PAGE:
Today is officially the autumn equinox, the first day of fall. But fall has been creeping up on us for a few weeks now, though we've been in denial about it. I've written plenty about our summer here on Garden Island, at the top of the St. Lawrence in Ontario, Canada. It was glorious - day after day of perfect weather (albeit a tad hot now and then) and calm waters. Mother Nature's token of compensation for the awful Covid spring.
One of the first signs was the meadow-takeover by Golden Rod. It seemed to have happened overnight as if some sprite cast a wand across the large inner part of the island. Then other fall wildflowers like asters and black-eyed Susans (a kind of daisy) showed up, not to be outdone by their more flamboyant relative.
|Golden Rodin the meadow|
The community gardens (and gardeners?) in the meadow have passed their peak, surrendering to the season.
Birds sweep through on their way south. Canada geese and varieties of ducks congregate on the shores here where they instinctively know they're safe from hunters. For autumn is also the start of Hunting Season. A week ago a pair of loons floated around for two days, resting on their trip south from up north. Turkey vultures careen overhead daily, looking for food and the rare sight of a bald eagle generated much excitement!
Some islanders too, are migrating back to their city homes, their cottages already shuttered up. Now there are only about 12-14 people on the island during the week. If I want to, I can go whole days without seeing another person on this 65 acre of land.
Usually the docks in the back bay are full of boats.
The small herd of white-tail deer vacationing here over the summer have become emboldened by the drop in the island's human population. Rather than waiting for dusk to venture out from the woods or meadow, they stride around in mid-day as if they own the place. And they soon will, staying on after we've all gone before they swim over to the much larger island adjacent to ours. Going back home, much like us.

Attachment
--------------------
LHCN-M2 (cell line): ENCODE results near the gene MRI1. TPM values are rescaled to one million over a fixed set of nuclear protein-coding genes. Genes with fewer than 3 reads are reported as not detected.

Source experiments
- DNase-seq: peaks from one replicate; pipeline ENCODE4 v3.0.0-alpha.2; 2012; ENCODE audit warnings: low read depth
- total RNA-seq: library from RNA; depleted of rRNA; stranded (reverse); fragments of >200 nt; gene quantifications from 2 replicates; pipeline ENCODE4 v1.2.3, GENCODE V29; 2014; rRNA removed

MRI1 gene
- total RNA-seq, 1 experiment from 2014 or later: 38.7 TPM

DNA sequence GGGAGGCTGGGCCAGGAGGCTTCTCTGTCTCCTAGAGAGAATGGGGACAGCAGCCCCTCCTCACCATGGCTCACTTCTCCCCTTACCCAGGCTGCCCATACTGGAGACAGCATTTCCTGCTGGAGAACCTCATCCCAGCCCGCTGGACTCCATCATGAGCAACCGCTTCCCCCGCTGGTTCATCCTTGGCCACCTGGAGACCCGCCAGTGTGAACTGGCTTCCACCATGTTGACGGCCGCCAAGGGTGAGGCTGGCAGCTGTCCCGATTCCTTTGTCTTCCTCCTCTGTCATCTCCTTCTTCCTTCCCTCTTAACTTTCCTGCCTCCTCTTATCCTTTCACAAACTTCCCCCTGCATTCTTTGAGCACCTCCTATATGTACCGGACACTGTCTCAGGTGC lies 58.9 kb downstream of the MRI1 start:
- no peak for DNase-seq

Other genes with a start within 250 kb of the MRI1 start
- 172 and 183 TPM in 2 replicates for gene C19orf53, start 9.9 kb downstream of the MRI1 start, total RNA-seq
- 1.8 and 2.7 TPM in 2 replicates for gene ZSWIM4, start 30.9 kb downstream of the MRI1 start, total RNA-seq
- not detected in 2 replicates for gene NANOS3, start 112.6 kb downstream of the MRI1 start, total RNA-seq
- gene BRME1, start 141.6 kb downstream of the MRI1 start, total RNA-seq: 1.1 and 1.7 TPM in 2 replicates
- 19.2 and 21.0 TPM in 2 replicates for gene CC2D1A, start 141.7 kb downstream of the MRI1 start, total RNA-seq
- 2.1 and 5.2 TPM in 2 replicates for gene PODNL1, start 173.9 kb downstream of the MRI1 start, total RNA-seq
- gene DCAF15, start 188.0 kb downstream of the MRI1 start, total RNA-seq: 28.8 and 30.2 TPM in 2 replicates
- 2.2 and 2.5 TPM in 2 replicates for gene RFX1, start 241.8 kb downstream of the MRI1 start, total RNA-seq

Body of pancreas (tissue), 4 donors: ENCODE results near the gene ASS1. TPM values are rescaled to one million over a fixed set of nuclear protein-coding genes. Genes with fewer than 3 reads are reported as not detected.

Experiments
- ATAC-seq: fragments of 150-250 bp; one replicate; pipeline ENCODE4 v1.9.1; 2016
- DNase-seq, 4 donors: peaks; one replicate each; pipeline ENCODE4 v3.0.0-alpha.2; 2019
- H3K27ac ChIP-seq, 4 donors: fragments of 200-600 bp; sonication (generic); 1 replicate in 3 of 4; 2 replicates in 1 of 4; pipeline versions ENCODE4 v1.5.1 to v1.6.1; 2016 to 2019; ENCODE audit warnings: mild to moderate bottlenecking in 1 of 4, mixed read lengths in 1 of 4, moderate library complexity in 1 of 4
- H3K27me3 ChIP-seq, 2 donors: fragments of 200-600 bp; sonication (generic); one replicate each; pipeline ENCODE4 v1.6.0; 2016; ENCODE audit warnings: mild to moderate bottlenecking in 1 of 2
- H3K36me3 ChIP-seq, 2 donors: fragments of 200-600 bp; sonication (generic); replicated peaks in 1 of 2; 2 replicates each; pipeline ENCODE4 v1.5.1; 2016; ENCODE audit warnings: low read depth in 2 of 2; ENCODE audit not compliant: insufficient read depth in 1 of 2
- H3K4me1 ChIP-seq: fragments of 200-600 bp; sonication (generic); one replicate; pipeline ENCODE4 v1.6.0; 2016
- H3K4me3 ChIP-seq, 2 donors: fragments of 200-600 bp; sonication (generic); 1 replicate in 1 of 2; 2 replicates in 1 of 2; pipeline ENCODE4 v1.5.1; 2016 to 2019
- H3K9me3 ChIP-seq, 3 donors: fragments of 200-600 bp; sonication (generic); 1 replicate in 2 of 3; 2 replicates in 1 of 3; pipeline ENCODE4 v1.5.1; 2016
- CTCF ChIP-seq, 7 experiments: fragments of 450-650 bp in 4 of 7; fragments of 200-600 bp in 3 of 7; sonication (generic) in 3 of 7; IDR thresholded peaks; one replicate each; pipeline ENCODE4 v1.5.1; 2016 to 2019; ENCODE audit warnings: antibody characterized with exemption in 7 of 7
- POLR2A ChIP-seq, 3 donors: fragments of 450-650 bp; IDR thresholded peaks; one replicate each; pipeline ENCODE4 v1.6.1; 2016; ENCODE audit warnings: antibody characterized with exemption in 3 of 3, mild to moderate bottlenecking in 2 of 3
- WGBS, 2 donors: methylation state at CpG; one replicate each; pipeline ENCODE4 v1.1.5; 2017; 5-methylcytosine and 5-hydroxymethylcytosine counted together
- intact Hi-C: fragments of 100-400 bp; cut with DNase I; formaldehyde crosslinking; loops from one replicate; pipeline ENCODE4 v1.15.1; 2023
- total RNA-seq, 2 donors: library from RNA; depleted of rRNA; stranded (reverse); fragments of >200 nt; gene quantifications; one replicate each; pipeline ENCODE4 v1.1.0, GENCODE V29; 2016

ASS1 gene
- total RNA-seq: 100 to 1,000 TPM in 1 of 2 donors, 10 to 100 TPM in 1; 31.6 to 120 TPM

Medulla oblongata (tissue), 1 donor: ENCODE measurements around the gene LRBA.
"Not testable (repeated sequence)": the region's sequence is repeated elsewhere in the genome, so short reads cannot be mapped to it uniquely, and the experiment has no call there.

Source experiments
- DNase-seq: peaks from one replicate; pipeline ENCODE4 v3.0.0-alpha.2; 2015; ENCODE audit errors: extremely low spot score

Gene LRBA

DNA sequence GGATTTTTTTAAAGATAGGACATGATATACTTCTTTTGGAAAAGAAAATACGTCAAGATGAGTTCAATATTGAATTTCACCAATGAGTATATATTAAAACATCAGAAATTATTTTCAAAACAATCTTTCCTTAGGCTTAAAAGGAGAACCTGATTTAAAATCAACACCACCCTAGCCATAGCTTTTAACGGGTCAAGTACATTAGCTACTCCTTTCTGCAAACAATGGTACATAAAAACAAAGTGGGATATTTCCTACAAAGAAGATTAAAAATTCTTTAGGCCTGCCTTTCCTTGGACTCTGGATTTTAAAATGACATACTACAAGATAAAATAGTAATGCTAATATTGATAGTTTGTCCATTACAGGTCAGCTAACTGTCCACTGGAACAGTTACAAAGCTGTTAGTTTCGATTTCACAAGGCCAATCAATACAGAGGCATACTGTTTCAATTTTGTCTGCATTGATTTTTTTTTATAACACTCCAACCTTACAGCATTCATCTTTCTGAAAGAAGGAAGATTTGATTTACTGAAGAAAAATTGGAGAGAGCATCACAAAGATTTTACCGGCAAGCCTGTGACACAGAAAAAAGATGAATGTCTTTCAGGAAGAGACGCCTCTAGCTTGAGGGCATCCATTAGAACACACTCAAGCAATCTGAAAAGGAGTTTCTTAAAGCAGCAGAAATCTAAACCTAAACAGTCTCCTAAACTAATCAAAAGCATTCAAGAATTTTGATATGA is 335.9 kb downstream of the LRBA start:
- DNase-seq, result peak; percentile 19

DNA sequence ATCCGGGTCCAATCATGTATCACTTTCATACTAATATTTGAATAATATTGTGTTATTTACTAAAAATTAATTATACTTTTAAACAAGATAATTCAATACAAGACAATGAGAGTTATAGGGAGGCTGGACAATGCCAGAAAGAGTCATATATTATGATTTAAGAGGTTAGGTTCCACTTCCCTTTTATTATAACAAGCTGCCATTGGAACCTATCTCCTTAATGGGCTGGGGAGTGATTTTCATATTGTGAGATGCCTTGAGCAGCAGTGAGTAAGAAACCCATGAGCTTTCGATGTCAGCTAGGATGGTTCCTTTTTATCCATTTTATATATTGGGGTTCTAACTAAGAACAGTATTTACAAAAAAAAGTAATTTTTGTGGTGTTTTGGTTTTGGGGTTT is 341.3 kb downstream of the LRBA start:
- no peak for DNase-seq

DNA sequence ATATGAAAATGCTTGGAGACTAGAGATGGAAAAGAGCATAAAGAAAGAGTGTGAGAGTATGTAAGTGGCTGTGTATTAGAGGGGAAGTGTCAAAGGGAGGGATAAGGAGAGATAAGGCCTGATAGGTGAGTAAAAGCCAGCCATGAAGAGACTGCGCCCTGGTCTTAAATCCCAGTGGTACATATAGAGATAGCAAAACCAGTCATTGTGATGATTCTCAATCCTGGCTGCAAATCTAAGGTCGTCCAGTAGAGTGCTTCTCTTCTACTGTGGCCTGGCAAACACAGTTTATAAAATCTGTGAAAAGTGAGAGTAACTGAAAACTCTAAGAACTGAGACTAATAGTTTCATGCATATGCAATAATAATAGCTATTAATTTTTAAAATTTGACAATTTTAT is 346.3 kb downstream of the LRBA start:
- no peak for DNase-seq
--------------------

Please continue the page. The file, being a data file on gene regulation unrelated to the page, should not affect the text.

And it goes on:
Other creatures are prepping for the colder days ahead. The chipmunks run off to bury the occasional treats we scatter for them rather than eat them right away. I'm not sure where all the spiders have gone, but I no longer have to sweep the corners of my bedroom every night. If only I could locate the incessantly chirping cricket hiding somewhere behind the fridge or stove in the kitchen. We don't have a pet to sniff them out and its plaintive pitch for a mate goes on all day and night. I Googled the life span of a house cricket, hoping the kitchen would soon be quiet again. Ninety days is the average life of a cricket! Hmm. Think I'll be gone before he is. On the other hand, I learned that the cricket spirit animal is supposed to bring good luck, protecting the home from misfortune.
I've always liked fall and its totally different persona from summer. But this year autumn is a sign that soon we'll be back in the big city where the virus still lurks. Back to distancing probably from our daughters (both teachers who've returned to real school) and our grandchild. I try not to dwell on that too much because I have so much to be grateful for. And writing is a perfect pandemic past-time. :)
What does your autumn look like in the place where you live?
Thanks for joining today and Happy Autumn!